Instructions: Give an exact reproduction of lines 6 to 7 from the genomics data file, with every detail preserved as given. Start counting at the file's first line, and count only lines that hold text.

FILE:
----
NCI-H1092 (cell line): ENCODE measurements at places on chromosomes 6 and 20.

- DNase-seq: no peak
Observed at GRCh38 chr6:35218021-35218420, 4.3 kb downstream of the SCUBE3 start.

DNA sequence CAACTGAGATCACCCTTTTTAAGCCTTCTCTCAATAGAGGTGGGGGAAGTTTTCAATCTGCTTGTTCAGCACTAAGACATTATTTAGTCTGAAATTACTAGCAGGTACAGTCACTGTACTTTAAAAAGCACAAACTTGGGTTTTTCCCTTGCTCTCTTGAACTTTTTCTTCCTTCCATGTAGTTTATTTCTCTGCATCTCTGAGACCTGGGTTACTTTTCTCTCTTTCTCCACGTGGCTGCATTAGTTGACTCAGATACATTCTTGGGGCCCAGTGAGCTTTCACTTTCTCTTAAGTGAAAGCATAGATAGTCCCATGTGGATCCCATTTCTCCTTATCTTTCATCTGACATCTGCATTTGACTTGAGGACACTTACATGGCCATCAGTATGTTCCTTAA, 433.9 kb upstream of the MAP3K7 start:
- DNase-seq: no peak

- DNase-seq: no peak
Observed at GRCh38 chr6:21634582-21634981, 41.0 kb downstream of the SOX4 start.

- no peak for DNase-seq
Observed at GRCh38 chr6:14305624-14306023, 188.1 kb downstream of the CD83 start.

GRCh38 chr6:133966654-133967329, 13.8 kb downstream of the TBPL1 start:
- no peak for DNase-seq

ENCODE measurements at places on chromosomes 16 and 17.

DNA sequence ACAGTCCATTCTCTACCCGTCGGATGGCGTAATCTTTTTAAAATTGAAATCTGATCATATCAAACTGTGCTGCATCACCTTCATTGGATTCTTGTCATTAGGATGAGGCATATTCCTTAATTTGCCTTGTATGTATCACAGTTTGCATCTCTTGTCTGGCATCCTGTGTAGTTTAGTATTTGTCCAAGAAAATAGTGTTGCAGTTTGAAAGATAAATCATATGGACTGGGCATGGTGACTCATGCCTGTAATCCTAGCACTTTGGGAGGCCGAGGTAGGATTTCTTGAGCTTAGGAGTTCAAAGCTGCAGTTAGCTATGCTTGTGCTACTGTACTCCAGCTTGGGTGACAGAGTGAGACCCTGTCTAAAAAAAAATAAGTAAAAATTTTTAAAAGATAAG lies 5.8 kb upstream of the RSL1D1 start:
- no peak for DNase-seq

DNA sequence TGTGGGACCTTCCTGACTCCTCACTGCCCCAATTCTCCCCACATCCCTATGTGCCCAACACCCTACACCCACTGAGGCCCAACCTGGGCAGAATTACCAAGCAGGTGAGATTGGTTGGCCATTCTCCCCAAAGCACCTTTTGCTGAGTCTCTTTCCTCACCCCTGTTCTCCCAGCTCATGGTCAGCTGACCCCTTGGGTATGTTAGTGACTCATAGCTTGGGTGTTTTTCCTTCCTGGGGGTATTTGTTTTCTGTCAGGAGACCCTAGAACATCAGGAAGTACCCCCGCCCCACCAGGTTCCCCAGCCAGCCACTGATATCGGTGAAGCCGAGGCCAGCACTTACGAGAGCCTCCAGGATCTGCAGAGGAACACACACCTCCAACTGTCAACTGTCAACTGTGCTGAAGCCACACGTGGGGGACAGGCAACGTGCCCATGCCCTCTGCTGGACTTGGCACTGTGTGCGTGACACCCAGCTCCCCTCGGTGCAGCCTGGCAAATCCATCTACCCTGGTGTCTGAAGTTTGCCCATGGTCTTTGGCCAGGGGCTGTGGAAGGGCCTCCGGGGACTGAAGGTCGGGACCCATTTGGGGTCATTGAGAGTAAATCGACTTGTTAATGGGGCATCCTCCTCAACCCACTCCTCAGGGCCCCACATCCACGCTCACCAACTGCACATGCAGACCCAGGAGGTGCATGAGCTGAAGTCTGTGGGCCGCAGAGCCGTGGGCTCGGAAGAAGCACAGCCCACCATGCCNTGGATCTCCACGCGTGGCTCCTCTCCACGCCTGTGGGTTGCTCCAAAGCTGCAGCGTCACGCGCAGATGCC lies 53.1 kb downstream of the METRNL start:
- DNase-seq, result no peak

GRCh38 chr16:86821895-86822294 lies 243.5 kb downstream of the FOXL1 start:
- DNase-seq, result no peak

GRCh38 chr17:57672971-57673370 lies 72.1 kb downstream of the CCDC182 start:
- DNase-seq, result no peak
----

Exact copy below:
- DNase-seq: no peak
Observed at GRCh38 chr6:21634582-21634981, 41.0 kb downstream of the SOX4 start.